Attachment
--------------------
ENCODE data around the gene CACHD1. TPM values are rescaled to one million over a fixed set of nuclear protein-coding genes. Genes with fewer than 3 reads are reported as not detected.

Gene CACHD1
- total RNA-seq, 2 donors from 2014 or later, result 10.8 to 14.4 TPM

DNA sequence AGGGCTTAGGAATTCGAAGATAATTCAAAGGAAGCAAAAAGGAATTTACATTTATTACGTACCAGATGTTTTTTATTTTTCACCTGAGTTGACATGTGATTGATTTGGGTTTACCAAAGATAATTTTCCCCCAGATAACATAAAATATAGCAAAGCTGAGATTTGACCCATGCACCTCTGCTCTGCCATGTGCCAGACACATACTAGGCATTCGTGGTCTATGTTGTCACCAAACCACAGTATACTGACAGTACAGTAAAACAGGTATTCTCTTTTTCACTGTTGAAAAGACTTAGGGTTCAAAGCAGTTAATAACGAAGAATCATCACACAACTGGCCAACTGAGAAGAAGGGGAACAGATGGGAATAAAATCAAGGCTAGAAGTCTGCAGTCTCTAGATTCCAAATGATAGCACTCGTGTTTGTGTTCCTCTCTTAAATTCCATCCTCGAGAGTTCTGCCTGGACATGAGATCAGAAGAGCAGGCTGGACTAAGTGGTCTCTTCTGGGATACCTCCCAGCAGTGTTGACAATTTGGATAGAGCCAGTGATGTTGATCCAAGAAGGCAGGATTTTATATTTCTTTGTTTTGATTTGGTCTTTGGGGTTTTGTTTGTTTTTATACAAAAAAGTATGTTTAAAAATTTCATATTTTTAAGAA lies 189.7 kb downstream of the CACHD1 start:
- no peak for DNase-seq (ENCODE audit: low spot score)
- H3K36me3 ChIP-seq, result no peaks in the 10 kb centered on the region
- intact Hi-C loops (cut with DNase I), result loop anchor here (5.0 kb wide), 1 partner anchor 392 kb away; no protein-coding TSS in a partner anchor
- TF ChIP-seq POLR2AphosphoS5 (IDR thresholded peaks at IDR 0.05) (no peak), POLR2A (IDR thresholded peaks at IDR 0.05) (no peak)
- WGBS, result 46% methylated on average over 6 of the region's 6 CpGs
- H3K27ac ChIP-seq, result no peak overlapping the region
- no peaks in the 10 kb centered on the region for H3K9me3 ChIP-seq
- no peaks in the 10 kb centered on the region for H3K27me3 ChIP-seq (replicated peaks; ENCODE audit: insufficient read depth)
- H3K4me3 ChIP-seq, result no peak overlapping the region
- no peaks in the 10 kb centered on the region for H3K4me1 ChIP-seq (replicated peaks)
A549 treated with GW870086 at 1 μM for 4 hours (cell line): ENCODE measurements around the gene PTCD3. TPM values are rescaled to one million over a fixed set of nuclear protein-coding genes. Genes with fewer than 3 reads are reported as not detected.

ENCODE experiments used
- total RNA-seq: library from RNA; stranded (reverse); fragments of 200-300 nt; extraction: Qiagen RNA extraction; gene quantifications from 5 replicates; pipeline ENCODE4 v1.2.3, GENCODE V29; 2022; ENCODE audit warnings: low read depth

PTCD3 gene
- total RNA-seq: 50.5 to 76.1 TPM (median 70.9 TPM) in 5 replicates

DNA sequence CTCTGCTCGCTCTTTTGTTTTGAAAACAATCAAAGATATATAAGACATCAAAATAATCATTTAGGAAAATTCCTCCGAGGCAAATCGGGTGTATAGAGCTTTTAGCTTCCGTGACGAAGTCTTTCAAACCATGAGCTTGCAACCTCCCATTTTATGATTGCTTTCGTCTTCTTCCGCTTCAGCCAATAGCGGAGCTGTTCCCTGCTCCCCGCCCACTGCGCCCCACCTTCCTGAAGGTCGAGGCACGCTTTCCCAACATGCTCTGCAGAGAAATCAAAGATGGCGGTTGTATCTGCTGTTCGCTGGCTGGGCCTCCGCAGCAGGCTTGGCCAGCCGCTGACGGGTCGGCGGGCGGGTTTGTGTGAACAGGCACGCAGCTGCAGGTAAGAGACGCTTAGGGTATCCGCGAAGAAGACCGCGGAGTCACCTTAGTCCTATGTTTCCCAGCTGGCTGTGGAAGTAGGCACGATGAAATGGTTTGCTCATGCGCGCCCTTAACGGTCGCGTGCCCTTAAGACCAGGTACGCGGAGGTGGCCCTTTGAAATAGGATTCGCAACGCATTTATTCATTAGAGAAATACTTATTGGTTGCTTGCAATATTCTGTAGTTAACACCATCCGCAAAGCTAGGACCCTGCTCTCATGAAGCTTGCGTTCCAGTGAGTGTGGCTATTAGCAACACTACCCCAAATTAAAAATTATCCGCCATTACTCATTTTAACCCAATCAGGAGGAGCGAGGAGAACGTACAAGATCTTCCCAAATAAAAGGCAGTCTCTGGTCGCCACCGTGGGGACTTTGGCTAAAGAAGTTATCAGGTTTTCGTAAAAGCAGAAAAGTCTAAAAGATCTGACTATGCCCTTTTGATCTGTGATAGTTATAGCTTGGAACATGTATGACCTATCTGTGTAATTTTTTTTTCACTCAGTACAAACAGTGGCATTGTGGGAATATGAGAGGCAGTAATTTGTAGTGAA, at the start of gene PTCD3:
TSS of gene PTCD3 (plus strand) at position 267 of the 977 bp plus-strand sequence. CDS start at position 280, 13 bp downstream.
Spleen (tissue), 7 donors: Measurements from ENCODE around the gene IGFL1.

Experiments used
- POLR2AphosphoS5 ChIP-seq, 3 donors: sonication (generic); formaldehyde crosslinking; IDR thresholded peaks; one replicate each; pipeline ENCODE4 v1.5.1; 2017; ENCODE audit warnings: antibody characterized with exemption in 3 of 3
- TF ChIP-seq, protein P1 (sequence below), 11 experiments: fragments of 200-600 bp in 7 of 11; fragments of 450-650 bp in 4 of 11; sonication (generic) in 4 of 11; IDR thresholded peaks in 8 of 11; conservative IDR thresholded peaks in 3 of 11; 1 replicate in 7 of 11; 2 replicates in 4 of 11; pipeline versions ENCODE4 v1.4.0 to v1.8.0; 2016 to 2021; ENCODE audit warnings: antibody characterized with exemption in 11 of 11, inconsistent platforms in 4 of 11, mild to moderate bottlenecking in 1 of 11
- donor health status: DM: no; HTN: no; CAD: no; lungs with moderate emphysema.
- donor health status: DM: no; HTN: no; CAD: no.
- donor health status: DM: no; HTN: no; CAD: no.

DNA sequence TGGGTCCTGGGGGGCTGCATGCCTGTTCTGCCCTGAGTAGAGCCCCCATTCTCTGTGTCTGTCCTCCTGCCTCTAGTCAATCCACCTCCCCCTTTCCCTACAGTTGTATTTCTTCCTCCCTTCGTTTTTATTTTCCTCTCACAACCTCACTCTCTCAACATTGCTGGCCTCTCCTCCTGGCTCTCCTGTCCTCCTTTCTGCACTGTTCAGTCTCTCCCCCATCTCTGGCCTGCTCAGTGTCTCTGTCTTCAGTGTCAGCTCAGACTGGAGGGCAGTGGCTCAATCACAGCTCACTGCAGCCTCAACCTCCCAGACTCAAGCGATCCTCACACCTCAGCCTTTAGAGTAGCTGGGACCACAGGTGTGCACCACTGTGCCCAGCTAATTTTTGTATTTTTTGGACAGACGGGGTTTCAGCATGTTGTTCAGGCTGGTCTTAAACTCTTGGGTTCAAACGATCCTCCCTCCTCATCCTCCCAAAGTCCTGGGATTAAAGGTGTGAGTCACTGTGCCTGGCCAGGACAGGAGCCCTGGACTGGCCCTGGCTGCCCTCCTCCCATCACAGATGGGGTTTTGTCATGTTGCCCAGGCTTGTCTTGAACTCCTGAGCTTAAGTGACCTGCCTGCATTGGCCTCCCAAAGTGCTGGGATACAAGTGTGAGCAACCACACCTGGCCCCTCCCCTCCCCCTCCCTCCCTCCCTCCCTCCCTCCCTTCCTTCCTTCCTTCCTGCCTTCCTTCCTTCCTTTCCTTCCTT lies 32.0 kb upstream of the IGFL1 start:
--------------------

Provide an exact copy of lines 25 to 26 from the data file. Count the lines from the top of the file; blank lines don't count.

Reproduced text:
- TF ChIP-seq, protein P1 (sequence below), 11 experiments: fragments of 200-600 bp in 7 of 11; fragments of 450-650 bp in 4 of 11; sonication (generic) in 4 of 11; IDR thresholded peaks in 8 of 11; conservative IDR thresholded peaks in 3 of 11; 1 replicate in 7 of 11; 2 replicates in 4 of 11; pipeline versions ENCODE4 v1.4.0 to v1.8.0; 2016 to 2021; ENCODE audit warnings: antibody characterized with exemption in 11 of 11, inconsistent platforms in 4 of 11, mild to moderate bottlenecking in 1 of 11
- donor health status: DM: no; HTN: no; CAD: no; lungs with moderate emphysema.